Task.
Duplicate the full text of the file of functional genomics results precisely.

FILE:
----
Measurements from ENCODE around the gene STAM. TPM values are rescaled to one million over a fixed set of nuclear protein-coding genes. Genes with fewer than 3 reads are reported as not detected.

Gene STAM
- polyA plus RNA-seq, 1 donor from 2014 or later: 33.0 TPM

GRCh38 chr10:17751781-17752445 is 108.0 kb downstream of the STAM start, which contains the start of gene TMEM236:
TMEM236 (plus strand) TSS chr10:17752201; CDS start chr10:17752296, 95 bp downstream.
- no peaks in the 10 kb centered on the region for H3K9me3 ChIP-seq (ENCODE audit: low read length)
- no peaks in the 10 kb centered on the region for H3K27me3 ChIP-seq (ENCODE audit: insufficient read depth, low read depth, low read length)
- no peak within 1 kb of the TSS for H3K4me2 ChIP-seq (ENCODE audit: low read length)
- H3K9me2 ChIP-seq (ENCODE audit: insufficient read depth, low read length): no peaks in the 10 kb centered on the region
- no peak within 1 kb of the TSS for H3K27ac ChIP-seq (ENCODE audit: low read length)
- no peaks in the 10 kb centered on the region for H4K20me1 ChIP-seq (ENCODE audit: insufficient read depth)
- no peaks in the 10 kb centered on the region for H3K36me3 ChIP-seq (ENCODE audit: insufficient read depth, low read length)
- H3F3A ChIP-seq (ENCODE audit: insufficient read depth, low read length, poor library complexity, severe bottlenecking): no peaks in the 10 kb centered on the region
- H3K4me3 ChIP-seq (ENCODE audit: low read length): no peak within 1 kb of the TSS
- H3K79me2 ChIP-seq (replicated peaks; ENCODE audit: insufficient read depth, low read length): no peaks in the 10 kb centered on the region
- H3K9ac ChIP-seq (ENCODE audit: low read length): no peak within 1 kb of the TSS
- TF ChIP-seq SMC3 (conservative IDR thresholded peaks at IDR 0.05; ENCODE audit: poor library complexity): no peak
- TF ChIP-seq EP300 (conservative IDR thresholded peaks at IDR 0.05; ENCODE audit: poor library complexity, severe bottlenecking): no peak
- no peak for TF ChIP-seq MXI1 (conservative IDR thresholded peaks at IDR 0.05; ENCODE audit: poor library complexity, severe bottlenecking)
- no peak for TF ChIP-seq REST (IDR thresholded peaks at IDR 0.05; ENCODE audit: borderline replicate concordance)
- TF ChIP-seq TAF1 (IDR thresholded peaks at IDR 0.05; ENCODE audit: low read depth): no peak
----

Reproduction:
Measurements from ENCODE around the gene STAM. TPM values are rescaled to one million over a fixed set of nuclear protein-coding genes. Genes with fewer than 3 reads are reported as not detected.

Gene STAM
- polyA plus RNA-seq, 1 donor from 2014 or later: 33.0 TPM

GRCh38 chr10:17751781-17752445 is 108.0 kb downstream of the STAM start, which contains the start of gene TMEM236:
TMEM236 (plus strand) TSS chr10:17752201; CDS start chr10:17752296, 95 bp downstream.
- no peaks in the 10 kb centered on the region for H3K9me3 ChIP-seq (ENCODE audit: low read length)
- no peaks in the 10 kb centered on the region for H3K27me3 ChIP-seq (ENCODE audit: insufficient read depth, low read depth, low read length)
- no peak within 1 kb of the TSS for H3K4me2 ChIP-seq (ENCODE audit: low read length)
- H3K9me2 ChIP-seq (ENCODE audit: insufficient read depth, low read length): no peaks in the 10 kb centered on the region
- no peak within 1 kb of the TSS for H3K27ac ChIP-seq (ENCODE audit: low read length)
- no peaks in the 10 kb centered on the region for H4K20me1 ChIP-seq (ENCODE audit: insufficient read depth)
- no peaks in the 10 kb centered on the region for H3K36me3 ChIP-seq (ENCODE audit: insufficient read depth, low read length)
- H3F3A ChIP-seq (ENCODE audit: insufficient read depth, low read length, poor library complexity, severe bottlenecking): no peaks in the 10 kb centered on the region
- H3K4me3 ChIP-seq (ENCODE audit: low read length): no peak within 1 kb of the TSS
- H3K79me2 ChIP-seq (replicated peaks; ENCODE audit: insufficient read depth, low read length): no peaks in the 10 kb centered on the region
- H3K9ac ChIP-seq (ENCODE audit: low read length): no peak within 1 kb of the TSS
- TF ChIP-seq SMC3 (conservative IDR thresholded peaks at IDR 0.05; ENCODE audit: poor library complexity): no peak
- TF ChIP-seq EP300 (conservative IDR thresholded peaks at IDR 0.05; ENCODE audit: poor library complexity, severe bottlenecking): no peak
- no peak for TF ChIP-seq MXI1 (conservative IDR thresholded peaks at IDR 0.05; ENCODE audit: poor library complexity, severe bottlenecking)
- no peak for TF ChIP-seq REST (IDR thresholded peaks at IDR 0.05; ENCODE audit: borderline replicate concordance)
- TF ChIP-seq TAF1 (IDR thresholded peaks at IDR 0.05; ENCODE audit: low read depth): no peak